Species From Feces

A tool for genetically identifying bats from non-invasively collected samples

The Applications

Cave Revised

  • Roost ID: Identify bat species present in a mine, cave, bridge, or bat box by using a sample of combined guano collected from multiple locations across the roost.
  • Field ID: Confirm identification of captured bats that are difficult to distinguish from others by using a fecal pellet or cheek swab.
  • IUCN Red List, Threatened, Endangered, and Sensitive Species: Identify at risk species. 

The searchable database on our website allows users to determine the power of our assay for identifying species that interest them. Although our Species From Feces tool has immediate application in the U.S., where bats are under threat from White-Nose Syndrome, it is a powerful global application and can identify bat species from Africa, Asia, Australia, the Caribbean, Europe, Pacific Islands, and North, Central, and South America.

We offer our species identification services to further bat research and conservation globally.  Download our brochure .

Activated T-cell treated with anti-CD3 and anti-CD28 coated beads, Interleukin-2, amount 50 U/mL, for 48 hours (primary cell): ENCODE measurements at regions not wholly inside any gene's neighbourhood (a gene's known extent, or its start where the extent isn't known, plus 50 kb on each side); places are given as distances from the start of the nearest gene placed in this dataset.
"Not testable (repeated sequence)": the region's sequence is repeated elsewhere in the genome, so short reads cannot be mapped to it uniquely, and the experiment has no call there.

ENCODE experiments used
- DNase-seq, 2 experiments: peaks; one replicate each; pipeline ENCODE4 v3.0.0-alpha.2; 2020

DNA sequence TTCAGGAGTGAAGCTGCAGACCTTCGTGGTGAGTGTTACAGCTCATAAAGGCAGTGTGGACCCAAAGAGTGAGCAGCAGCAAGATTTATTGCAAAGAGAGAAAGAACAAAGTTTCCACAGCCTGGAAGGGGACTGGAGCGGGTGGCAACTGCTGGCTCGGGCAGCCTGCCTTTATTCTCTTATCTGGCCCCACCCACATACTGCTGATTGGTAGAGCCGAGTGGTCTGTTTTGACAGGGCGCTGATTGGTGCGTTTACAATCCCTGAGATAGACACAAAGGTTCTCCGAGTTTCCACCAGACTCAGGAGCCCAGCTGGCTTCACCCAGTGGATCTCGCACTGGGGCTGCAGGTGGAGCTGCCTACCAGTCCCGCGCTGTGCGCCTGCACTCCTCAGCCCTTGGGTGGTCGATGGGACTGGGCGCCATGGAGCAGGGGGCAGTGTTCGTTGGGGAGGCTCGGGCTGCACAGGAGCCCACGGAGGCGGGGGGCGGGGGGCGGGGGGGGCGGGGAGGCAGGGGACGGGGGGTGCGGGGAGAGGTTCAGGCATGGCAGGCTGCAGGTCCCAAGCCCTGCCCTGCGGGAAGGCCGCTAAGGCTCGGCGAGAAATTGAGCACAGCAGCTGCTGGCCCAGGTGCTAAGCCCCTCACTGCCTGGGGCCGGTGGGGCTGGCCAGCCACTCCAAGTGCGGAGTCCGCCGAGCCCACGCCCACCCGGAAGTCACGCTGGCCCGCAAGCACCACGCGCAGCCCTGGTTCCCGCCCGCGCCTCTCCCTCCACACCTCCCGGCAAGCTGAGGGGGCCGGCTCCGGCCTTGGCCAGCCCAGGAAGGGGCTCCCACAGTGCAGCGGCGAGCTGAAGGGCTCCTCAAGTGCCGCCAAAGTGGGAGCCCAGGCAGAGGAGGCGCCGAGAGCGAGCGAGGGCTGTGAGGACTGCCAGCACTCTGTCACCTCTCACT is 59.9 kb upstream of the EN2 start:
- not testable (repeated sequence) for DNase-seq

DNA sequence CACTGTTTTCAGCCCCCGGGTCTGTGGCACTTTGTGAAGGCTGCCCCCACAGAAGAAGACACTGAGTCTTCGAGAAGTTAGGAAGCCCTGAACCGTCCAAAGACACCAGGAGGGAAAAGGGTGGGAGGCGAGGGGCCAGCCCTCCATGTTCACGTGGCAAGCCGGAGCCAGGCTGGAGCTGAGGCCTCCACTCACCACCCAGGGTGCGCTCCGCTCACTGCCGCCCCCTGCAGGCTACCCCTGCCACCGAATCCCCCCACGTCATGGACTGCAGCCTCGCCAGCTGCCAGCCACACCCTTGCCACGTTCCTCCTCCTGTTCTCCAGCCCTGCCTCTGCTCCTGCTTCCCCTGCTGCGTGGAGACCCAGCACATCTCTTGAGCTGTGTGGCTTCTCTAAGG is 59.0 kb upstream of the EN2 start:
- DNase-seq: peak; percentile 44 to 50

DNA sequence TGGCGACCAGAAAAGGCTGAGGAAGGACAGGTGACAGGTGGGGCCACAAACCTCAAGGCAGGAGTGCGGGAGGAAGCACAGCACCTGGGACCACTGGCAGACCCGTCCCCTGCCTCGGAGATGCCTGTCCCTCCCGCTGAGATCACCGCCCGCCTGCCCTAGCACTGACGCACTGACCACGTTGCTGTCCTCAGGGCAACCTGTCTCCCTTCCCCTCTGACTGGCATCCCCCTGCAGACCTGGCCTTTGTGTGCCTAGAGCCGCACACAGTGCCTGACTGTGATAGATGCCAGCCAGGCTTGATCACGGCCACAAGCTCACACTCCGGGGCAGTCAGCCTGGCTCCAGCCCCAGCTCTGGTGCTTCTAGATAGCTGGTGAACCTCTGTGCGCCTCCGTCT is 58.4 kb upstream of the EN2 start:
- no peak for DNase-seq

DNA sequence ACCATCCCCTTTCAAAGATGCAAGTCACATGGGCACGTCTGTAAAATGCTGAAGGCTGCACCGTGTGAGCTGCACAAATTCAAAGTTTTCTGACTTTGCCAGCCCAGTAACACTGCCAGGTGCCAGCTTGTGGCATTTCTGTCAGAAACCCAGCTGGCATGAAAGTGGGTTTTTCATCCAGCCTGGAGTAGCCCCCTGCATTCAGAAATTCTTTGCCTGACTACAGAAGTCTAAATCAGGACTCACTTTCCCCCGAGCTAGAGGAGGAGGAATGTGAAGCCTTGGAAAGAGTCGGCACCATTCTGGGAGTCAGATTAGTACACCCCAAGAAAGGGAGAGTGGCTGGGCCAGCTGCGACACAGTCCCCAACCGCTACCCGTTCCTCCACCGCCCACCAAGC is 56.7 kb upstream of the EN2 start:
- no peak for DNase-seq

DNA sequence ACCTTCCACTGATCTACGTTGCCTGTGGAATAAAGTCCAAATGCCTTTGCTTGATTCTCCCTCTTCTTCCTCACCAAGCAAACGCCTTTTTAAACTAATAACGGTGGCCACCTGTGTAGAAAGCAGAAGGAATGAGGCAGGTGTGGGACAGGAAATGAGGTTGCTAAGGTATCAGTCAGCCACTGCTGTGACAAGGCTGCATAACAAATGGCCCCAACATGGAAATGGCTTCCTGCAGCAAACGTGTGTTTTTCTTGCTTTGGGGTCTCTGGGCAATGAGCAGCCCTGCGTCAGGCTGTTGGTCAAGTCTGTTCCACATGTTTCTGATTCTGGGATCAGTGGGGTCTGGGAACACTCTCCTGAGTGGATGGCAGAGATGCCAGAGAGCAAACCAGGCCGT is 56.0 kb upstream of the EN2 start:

The Technology

Bat GuanoBat guano is a relatively untapped reservoir of information, having great utility as a DNA source because it is abundant at roosts even when bats are not present, and is stationary and easy to collect.  Three technologies have come of age that together enable species identification from guano:  reliable DNA typing from feces, DNA barcoding (species-specific genetic identifiers), and bioinformatic analysis.

Taking advantage of these advances, we have developed a DNA mini-barcode assay that targets a segment of mitochondrial gene cytochrome c oxidase I (COI) that we have found to be highly discriminatory among Chiroptera globally, works well with feces, and selectively targets bat but not prey DNA.

Our assay can currently identify about a third of the world’s bats (the majority of bat species that have been barcoded).  We have successfully validated our system from feces of insectivorous and nectarivorous bats, with fresh and aged fecal pellets, and with individual and pooled guano pellets, such that questions can target individuals (using specific fecal pellets) or populations and communities (long-term roost sites).